A centralised contracts management system will require certain approvals before a contract can proceed through the system. Does your organisation have an insurance, securities, guarantees & escrow management function?

Pre-qualification tools can provide information about suppliers and whether they have the right credentials, certificates and background for the job. Risk assessment tools identify and track hazardous activities, determine possible consequences, then apply the appropriate treatment.


Risk 2: A missed deadline, milestone or deliverable. This is the most common failure of ad hoc systems – there is no centralised, systematic trigger to alert those who need to know that a key date is approaching

Best-case scenario: The deadline is one that has no knock-on effects and the delay is minor.

Likely scenario: Retrospective remedial action is taken by the party at fault to remedy the breach. People’s time is wasted and somebody has to go through and check that there is no impact on other clauses or projects. The party in breach is likely to have a penalty clause applied and relationships may sour.

Worst-case scenario: Companies go bankrupt over missed deadlines. If other projects are contingent on successful completion of milestones or deliverables, a domino effect could cause those deals to fall over. Expensive litigation could cause an organisation to face financial and reputational ruin.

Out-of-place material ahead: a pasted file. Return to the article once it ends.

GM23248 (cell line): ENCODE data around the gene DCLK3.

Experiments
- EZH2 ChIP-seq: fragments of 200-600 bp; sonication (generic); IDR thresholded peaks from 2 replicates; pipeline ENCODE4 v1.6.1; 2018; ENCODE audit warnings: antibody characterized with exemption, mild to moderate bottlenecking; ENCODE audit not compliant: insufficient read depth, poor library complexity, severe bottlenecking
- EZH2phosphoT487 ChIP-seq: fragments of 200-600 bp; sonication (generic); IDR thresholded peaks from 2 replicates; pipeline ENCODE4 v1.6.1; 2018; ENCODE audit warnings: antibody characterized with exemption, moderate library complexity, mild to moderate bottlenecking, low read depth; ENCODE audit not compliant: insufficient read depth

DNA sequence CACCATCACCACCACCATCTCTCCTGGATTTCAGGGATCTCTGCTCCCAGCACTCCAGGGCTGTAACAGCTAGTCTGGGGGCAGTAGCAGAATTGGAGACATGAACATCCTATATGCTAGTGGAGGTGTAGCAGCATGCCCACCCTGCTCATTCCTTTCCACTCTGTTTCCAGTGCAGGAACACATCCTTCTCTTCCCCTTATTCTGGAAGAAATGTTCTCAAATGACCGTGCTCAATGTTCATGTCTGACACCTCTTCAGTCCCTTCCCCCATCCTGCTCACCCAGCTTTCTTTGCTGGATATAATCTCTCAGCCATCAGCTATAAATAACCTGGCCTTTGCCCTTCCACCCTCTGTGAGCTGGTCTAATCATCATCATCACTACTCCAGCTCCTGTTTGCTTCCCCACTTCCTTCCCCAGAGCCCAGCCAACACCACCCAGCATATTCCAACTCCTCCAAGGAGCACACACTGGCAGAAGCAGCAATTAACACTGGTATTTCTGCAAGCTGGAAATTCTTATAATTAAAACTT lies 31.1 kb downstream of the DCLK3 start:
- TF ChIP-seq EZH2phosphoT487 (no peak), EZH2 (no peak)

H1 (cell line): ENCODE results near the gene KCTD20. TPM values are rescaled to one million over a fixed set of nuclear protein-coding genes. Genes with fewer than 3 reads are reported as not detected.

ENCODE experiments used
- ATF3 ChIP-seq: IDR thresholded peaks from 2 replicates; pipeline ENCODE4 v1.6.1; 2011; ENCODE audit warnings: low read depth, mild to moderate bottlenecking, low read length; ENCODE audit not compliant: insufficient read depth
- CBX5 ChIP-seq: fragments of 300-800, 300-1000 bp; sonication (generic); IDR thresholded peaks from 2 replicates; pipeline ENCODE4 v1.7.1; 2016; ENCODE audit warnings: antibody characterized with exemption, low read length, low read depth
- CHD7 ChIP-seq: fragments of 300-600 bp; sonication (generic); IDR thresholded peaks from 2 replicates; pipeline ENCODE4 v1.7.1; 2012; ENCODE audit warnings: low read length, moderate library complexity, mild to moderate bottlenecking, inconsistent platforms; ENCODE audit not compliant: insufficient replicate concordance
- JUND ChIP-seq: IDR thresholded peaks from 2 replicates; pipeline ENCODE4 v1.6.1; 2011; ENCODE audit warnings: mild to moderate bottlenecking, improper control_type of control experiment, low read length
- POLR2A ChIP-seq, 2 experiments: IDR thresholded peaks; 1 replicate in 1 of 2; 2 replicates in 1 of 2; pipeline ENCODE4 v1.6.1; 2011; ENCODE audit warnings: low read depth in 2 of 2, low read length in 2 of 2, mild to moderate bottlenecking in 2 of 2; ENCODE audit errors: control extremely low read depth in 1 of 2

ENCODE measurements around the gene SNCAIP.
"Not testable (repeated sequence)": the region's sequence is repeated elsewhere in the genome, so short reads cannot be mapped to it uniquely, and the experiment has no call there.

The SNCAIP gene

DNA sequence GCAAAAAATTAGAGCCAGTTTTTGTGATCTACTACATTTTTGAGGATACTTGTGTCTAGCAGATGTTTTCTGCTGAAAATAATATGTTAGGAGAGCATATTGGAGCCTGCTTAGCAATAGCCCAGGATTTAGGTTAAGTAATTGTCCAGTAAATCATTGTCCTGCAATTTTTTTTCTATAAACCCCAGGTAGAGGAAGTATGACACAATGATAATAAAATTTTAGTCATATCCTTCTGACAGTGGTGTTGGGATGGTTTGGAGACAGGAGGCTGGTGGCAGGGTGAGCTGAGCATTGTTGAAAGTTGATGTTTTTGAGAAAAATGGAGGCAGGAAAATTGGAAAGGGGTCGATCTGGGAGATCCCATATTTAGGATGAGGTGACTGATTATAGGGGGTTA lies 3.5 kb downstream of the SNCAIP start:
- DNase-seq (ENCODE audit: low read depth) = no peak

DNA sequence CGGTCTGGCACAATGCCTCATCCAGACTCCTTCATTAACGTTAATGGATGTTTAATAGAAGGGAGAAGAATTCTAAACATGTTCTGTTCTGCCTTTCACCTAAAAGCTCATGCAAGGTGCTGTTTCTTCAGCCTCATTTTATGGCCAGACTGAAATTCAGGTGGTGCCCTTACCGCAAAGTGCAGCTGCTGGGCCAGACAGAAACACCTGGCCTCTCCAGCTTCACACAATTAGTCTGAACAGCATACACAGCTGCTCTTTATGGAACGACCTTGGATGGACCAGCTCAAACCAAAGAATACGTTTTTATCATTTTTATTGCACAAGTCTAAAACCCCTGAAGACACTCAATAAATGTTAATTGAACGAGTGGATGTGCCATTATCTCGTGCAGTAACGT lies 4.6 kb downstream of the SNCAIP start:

How to avoid it: Ensure you have a centralised date management tool to manage key dates. The system should provide for email alerts to go to all major decision-makers, so you never miss a deadline, delivery or decision point.


Risk 3: The contract contains an automatic rollover clause. This is often a “forgotten” risk of contract management

Best-case scenario: The contract was one you would have renewed anyway on exactly the same terms.

Likely scenario: Loss of bargaining power: you lose the opportunity to terminate, re-tender or negotiate changes.